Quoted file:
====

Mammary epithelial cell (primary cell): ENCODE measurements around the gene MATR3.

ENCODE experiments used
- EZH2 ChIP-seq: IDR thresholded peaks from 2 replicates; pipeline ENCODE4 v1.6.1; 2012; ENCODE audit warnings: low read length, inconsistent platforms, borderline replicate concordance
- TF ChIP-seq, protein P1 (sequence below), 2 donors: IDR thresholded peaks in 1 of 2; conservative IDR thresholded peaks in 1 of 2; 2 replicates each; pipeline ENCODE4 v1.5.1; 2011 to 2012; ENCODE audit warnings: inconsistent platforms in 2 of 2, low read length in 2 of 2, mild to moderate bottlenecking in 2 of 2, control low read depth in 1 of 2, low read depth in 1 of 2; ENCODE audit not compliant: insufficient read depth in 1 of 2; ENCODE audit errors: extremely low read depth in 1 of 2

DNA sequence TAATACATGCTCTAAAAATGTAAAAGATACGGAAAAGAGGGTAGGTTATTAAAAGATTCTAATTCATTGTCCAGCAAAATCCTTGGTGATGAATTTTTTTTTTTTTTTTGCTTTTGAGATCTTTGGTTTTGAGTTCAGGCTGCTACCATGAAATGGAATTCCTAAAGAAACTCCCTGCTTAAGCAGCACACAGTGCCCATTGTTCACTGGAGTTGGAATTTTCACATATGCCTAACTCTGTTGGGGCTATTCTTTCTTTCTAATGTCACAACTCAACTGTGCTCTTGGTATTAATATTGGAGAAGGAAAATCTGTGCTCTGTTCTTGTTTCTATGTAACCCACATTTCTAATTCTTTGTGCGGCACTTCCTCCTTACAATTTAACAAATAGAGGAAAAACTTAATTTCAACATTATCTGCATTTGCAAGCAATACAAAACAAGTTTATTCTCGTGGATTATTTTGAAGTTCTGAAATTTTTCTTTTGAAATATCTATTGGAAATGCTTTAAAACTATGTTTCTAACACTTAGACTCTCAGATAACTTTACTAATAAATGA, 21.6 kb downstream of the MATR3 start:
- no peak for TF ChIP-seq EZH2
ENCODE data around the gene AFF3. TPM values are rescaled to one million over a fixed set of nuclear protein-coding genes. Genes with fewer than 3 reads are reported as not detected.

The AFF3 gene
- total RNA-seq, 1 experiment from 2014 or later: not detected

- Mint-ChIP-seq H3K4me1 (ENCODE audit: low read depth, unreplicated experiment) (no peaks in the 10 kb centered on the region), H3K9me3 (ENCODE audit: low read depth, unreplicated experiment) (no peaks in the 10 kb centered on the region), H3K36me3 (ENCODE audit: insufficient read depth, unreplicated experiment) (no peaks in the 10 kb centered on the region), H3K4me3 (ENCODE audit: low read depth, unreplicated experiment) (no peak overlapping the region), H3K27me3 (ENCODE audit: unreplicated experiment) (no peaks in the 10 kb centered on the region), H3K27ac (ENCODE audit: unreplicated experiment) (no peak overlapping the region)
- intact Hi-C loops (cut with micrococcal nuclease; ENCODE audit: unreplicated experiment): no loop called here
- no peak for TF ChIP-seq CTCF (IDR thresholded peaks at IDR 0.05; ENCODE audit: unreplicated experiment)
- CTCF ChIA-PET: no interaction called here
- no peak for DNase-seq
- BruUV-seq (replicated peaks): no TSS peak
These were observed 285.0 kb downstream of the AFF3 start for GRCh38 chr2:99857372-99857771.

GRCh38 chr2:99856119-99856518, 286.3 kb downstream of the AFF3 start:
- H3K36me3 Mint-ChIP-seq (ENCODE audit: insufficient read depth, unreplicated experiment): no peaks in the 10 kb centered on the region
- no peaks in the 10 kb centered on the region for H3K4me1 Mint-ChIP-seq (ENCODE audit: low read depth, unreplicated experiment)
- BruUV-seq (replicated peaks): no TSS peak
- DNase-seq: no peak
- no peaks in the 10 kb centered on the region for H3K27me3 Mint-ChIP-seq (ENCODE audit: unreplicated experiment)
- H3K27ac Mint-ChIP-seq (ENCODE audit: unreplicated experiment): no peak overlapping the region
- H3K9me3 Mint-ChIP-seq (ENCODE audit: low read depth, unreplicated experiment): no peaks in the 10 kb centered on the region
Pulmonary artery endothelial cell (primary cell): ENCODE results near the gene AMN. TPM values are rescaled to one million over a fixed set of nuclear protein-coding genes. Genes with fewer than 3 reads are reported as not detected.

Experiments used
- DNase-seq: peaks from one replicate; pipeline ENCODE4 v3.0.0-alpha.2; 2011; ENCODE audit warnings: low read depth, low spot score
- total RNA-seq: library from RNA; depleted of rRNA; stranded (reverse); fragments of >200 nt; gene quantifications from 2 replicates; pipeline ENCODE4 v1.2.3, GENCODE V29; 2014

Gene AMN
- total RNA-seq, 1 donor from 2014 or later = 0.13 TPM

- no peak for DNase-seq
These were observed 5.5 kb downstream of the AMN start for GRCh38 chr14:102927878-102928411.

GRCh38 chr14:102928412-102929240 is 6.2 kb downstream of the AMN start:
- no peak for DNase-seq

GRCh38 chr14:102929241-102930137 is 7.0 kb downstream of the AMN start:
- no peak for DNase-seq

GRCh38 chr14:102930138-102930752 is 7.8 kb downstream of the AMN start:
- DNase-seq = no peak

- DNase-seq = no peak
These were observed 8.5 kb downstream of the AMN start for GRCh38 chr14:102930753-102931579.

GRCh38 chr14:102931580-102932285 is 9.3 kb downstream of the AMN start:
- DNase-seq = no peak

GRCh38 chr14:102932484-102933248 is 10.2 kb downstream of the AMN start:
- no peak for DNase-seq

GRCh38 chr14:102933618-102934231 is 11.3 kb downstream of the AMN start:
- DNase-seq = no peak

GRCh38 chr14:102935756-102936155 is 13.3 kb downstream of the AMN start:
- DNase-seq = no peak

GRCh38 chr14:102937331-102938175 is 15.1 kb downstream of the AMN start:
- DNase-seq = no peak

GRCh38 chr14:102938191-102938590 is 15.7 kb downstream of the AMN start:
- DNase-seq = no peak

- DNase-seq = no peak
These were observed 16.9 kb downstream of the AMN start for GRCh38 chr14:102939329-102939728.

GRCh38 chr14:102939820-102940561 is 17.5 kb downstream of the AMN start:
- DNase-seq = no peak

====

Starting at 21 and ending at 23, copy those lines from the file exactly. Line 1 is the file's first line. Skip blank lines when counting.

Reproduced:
- DNase-seq: no peak
- no peaks in the 10 kb centered on the region for H3K27me3 Mint-ChIP-seq (ENCODE audit: unreplicated experiment)
- H3K27ac Mint-ChIP-seq (ENCODE audit: unreplicated experiment): no peak overlapping the region